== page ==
Six senior medics contravened ethics legislation

Sipo says the ‘serious’ contraventions relate to tax compliance documentation

Sherry Perreault , Sipo’s head of ethics and lobbying regulation: ‘When contacted, the vast majority of people come into compliance quite quickly.’ Photograph: Eric Luke/The Irish Times

Sherry Perreault , Sipo’s head of ethics and lobbying regulation: ‘When contacted, the vast majority of people come into compliance quite quickly.’ Photograph: Eric Luke/The Irish Times

 

Six senior medical consultants have been found in contravention of ethics legislation in the first tranche of reports on individuals published by the standards watchdog.

They relate to a failure to provide the Standards in Public Office Commission (Sipo) with tax compliance documentation.

It described the contravention as a “serious matter that requires appropriate action” but did not comment on what that might be.

The six consultants are: Dr John Doherty of the Dublin Midlands Hospital Group, who was appointed to a senior position in February 2017; Prof James Paul O’Neill of Beaumont Hospital; and Dr Giuseppe Gullo, Mr Emir Hoti, Dr Jeffrey McCann and Mr Kieran O’Shea, each of St Vincent’s University Hospital.

Mr Hoti subsequently complied with his obligations, Sipo said.

Under the Standards in Public Office Act 2001, those holding senior office must provide Sipo with a tax clearance certificate from the Revenue Commissioners and a statutory declaration by the person confirming compliance with their tax obligations.

A senior office holder is defined as someone in a position or directorship in a public body with remuneration of not less than a deputy secretary in the civil service, which includes senior medical posts.

Compliance

In each of the six investigations Sipo had contacted the consultants in order to request compliance.

They were appointed to their roles between August 2009 and February 2017. Investigations were launched between December 2017 and April 2018.

Sherry Perreault, its head of ethics and lobbying regulation, said that about 2½ years ago, information had come to light regarding a number of public appointments it had not been aware of. This prompted it to contact public sector organisations to assess how many other positions might exist that would fall under its remit.

It is understood the six reports published on Thursday are the first of that trawl, and relate to a relatively small number of people found to be in breach of the compliance legislation.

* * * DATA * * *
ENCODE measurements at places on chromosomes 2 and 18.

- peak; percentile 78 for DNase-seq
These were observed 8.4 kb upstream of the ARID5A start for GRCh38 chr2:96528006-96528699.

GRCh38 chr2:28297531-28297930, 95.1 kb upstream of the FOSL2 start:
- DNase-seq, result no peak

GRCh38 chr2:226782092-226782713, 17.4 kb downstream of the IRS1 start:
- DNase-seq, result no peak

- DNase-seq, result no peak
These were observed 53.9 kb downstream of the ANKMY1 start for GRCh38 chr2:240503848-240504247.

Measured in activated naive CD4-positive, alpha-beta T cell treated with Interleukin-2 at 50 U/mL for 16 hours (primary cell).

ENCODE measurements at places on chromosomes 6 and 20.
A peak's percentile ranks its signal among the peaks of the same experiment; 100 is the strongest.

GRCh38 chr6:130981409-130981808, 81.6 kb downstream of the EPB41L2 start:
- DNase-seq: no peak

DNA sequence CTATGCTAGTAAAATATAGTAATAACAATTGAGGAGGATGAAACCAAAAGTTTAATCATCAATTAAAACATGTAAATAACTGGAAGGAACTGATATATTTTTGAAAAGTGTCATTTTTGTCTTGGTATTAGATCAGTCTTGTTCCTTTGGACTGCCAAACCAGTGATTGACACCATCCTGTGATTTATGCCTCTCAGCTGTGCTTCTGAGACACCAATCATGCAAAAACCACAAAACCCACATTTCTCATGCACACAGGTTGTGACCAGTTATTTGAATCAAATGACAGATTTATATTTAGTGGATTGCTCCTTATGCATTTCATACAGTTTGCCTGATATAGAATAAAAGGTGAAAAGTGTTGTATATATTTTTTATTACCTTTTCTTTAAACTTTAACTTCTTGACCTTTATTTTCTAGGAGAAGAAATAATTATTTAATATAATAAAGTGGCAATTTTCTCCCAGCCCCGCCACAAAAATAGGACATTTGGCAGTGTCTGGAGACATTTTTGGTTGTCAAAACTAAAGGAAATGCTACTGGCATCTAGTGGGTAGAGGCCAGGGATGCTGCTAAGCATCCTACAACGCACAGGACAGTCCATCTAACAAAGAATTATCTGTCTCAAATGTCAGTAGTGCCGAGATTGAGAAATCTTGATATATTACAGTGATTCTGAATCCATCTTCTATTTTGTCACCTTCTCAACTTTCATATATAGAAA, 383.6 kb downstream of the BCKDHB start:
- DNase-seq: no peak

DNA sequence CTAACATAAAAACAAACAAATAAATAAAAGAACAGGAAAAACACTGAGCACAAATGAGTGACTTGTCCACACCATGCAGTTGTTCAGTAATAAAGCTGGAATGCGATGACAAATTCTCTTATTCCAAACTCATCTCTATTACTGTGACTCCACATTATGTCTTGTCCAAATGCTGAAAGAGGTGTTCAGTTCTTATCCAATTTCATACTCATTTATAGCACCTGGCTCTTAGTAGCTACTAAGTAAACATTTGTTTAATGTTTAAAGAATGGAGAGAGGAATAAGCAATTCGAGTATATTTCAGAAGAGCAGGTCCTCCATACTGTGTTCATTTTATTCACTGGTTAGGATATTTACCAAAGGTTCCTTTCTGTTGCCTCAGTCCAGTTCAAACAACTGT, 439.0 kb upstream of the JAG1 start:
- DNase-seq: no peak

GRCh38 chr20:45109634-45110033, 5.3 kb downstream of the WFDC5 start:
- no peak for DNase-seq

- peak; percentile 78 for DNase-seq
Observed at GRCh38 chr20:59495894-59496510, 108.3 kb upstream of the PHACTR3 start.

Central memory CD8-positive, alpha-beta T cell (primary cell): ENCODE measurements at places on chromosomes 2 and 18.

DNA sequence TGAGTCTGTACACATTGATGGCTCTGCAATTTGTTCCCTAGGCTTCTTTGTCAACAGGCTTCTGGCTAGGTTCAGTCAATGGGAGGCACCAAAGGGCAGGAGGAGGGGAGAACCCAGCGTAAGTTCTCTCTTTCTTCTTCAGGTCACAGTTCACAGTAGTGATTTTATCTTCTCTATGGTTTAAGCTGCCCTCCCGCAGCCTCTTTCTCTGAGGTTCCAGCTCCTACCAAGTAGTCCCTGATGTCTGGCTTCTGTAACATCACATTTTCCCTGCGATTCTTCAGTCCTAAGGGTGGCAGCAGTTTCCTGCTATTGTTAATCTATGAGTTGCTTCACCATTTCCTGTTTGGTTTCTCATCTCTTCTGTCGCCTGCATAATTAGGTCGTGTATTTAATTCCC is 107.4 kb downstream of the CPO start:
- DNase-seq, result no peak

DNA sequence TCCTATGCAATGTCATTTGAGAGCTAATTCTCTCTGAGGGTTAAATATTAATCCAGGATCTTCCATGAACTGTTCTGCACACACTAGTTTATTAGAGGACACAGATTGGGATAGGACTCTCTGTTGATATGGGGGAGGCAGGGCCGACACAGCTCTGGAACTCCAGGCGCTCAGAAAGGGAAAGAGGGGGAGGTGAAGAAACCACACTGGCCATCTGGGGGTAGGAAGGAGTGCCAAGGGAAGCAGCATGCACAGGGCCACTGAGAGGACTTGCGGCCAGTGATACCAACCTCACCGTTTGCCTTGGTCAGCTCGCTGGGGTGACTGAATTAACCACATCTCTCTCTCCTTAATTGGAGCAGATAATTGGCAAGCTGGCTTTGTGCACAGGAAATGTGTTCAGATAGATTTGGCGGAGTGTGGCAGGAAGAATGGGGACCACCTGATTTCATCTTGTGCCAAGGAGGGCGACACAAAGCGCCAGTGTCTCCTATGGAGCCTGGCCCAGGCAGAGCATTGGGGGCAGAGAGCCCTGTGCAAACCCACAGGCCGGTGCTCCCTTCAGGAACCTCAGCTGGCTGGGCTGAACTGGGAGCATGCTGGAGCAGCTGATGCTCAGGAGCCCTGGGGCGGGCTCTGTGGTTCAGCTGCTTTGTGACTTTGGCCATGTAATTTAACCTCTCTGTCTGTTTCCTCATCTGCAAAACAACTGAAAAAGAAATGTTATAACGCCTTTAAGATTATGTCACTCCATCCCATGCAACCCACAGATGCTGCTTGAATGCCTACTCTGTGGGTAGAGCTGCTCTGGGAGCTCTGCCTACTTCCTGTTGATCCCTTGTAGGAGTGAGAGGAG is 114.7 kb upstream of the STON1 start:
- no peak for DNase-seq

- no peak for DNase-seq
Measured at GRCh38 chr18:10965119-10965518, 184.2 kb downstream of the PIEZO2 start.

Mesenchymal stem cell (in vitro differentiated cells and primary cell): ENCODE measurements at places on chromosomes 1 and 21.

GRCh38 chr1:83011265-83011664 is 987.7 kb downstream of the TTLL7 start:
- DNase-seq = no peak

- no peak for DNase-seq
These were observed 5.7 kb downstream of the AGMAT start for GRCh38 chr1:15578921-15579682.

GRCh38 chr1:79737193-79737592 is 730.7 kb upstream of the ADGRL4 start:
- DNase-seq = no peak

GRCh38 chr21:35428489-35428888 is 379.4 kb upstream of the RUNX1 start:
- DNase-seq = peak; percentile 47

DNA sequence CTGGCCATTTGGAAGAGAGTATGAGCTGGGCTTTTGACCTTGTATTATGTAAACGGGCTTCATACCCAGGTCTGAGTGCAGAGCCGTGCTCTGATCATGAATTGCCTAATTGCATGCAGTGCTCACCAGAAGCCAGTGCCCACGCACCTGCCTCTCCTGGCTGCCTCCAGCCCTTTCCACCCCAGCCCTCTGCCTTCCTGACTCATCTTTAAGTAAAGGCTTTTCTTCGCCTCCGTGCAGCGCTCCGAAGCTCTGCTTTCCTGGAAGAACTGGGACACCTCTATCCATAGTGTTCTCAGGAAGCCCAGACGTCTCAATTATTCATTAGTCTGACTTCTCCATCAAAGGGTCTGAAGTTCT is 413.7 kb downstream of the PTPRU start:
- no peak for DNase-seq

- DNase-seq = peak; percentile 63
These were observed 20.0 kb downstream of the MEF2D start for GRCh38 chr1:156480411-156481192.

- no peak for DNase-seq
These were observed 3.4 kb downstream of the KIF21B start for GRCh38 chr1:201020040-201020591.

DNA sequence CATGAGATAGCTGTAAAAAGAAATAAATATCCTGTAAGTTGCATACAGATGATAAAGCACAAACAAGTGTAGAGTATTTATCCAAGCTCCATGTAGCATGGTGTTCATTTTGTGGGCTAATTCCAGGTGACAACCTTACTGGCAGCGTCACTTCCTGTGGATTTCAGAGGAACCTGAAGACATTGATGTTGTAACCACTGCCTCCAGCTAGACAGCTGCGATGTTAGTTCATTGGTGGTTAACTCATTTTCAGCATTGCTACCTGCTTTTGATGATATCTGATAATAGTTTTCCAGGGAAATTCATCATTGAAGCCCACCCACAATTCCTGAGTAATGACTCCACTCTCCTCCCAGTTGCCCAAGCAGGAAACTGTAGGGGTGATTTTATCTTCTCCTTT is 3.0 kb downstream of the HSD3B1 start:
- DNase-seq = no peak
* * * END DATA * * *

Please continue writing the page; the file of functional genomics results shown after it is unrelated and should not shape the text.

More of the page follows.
“When contacted, the vast majority of people come into compliance quite quickly,” Ms Perreault said.

The body has provided copies of the reports to the Oireachtas and to the employers. It said that in most cases those who fall under the legislation comply, and where they do not, investigations are undertaken.

However, it has been critical of a lack of statutory obligation on public sector bodies to inform it of relevant appointments and said it would welcome such a provision.

Senior office

“The commission notes that there may be a number of appointees to senior office that have escaped scrutiny as not all public bodies notify the commission of appointments to public office,” it said in a statement accompanying the reports.

In its most recent annual report, Sipo said it was difficult to identify relevant people as not all information was provided by employers.

“The failure by public bodies to provide the necessary information has the effect of obstructing the effective implementation of these provisions of the Act, and places the employees in a position of non-compliance, for which they could be subject to investigation,” its statement said.

These are the first reports of their kind released by Sipo relating to non-compliant employees and cover medics only. It is understood future reports on individuals, including in other areas of public service employment, may be issued if Sipo identifies further breaches.

In its findings on all six consultants, Sipo said it was “strongly of the opinion that a substantive contravention of the legislation, as in this case, is a serious matter that requires appropriate action”.

Ms Perreault declined to comment on what action it would like to see taken, adding that this was a matter for individual employers to consider.